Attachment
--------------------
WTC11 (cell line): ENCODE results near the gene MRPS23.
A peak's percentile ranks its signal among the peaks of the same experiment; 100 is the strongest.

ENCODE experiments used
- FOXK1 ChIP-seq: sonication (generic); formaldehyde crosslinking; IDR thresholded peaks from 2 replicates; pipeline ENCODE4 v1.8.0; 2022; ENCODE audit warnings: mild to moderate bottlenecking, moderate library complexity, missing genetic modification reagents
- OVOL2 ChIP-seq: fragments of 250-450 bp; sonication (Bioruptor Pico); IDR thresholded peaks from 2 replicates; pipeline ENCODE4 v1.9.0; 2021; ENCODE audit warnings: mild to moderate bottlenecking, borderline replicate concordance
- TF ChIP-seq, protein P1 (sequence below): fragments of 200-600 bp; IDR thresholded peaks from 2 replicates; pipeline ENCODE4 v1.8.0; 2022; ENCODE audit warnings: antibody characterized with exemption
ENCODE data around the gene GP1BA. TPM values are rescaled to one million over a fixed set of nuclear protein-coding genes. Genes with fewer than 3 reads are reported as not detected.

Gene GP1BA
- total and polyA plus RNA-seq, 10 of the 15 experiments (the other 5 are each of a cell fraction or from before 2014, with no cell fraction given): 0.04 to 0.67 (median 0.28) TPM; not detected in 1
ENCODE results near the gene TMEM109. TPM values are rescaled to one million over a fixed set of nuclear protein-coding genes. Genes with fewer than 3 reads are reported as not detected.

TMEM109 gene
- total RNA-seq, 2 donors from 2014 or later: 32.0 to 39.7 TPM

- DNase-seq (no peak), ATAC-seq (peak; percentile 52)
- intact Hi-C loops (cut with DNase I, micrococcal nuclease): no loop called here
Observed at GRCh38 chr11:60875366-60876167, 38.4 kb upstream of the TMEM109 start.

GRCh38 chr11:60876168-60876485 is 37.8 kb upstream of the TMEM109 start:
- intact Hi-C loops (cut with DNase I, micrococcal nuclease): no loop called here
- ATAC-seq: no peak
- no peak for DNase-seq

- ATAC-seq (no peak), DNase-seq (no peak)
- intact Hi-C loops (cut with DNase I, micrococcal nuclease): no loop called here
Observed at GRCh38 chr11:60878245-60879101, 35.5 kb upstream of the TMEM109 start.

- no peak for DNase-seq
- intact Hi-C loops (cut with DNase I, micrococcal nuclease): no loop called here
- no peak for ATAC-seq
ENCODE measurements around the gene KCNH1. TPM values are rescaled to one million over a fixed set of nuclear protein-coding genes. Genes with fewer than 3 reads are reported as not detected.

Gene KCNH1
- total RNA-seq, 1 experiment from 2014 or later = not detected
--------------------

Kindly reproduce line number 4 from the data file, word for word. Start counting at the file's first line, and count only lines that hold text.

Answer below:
- FOXK1 ChIP-seq: sonication (generic); formaldehyde crosslinking; IDR thresholded peaks from 2 replicates; pipeline ENCODE4 v1.8.0; 2022; ENCODE audit warnings: mild to moderate bottlenecking, moderate library complexity, missing genetic modification reagents